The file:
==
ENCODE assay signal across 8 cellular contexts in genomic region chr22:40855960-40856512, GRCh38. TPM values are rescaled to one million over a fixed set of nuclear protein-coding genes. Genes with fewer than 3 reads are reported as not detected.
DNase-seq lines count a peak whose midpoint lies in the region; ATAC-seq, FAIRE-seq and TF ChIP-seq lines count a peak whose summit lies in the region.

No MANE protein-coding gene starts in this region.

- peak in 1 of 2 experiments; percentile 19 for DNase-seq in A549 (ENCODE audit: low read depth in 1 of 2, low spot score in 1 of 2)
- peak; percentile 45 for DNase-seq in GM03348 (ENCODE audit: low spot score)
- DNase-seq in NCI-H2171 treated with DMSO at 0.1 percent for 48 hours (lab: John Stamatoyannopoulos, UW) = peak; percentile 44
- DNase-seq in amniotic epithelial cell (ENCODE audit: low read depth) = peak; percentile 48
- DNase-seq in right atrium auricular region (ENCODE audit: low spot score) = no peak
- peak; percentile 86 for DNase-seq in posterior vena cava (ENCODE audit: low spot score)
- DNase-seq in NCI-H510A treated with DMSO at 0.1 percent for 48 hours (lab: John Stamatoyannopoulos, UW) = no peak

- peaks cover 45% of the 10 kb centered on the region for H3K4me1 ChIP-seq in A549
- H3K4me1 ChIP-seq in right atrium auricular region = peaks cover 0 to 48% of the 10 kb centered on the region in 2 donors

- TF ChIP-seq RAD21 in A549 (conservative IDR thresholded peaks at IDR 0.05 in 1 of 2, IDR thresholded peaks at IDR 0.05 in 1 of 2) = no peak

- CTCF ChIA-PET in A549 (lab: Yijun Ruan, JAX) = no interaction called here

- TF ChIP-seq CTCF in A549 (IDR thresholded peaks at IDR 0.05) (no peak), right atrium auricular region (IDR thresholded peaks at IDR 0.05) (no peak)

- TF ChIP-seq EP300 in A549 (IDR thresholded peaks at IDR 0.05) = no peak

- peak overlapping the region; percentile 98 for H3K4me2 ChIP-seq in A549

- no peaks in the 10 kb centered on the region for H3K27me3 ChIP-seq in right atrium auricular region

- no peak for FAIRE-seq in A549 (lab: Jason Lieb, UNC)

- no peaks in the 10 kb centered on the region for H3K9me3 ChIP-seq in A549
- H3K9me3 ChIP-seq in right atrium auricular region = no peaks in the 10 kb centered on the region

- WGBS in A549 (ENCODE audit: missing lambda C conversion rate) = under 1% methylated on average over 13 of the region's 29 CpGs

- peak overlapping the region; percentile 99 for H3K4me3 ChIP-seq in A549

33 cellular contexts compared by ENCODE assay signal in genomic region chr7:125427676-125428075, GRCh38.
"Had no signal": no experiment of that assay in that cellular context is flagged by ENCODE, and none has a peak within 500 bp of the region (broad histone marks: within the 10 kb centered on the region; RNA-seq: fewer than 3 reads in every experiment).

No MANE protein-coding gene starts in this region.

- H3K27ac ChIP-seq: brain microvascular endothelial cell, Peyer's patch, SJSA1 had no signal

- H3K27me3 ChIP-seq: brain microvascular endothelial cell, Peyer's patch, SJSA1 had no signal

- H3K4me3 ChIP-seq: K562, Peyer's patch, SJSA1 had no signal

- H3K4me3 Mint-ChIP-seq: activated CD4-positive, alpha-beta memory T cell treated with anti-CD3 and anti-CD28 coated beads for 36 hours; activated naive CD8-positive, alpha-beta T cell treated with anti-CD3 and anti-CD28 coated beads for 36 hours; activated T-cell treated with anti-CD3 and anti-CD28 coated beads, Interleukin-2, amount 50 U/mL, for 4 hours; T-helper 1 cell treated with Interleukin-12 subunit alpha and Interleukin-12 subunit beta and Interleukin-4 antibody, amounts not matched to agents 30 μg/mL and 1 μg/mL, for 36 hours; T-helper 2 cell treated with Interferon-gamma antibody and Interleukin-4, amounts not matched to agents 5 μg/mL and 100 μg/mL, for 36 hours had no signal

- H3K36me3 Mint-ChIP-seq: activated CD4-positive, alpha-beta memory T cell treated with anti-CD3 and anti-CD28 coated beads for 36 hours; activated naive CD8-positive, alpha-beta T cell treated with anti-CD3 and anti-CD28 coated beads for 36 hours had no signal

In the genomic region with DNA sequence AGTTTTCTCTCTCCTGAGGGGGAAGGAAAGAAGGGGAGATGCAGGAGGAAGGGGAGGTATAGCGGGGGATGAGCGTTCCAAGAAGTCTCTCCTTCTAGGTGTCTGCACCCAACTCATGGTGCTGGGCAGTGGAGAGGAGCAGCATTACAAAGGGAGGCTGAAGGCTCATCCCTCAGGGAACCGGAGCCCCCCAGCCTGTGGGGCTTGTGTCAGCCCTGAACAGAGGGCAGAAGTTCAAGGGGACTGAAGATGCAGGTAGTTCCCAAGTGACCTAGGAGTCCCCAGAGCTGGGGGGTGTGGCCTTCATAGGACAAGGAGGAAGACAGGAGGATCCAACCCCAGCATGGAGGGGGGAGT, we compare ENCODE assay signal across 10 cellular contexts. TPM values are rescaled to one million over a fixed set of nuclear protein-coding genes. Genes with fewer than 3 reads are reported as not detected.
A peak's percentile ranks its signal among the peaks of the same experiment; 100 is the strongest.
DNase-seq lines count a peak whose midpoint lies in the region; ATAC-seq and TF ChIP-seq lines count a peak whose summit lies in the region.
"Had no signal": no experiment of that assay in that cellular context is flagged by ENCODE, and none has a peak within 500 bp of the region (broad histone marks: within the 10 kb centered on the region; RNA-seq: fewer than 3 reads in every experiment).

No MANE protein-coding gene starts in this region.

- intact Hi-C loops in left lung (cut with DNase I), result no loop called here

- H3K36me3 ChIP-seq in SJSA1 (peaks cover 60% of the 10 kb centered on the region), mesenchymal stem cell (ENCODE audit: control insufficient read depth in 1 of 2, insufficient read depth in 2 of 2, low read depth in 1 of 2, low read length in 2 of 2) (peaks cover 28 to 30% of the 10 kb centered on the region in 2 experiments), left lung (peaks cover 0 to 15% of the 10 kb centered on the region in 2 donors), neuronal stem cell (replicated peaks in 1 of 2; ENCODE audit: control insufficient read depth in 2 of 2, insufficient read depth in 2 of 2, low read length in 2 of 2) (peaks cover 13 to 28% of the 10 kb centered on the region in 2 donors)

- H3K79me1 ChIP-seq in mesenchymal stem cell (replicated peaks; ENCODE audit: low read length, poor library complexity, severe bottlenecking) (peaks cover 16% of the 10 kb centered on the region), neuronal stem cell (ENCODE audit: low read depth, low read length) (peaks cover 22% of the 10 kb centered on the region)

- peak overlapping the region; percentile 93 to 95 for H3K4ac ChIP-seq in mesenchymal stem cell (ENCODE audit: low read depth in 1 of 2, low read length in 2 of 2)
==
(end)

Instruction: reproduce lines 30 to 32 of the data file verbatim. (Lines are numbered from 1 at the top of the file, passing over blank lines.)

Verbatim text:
- H3K4me3 Mint-ChIP-seq: activated CD4-positive, alpha-beta memory T cell treated with anti-CD3 and anti-CD28 coated beads for 36 hours; activated naive CD8-positive, alpha-beta T cell treated with anti-CD3 and anti-CD28 coated beads for 36 hours; activated T-cell treated with anti-CD3 and anti-CD28 coated beads, Interleukin-2, amount 50 U/mL, for 4 hours; T-helper 1 cell treated with Interleukin-12 subunit alpha and Interleukin-12 subunit beta and Interleukin-4 antibody, amounts not matched to agents 30 μg/mL and 1 μg/mL, for 36 hours; T-helper 2 cell treated with Interferon-gamma antibody and Interleukin-4, amounts not matched to agents 5 μg/mL and 100 μg/mL, for 36 hours had no signal

- H3K36me3 Mint-ChIP-seq: activated CD4-positive, alpha-beta memory T cell treated with anti-CD3 and anti-CD28 coated beads for 36 hours; activated naive CD8-positive, alpha-beta T cell treated with anti-CD3 and anti-CD28 coated beads for 36 hours had no signal

In the genomic region with DNA sequence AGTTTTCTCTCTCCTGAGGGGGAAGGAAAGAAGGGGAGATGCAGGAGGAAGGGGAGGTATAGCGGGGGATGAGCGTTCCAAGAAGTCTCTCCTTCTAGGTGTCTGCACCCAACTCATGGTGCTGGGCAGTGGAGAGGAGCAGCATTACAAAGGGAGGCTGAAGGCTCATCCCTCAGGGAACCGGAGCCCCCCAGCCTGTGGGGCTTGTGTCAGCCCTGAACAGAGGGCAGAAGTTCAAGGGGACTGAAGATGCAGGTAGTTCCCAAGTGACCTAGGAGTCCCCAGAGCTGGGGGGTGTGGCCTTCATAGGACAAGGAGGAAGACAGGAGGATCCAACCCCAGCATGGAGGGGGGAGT, we compare ENCODE assay signal across 10 cellular contexts. TPM values are rescaled to one million over a fixed set of nuclear protein-coding genes. Genes with fewer than 3 reads are reported as not detected.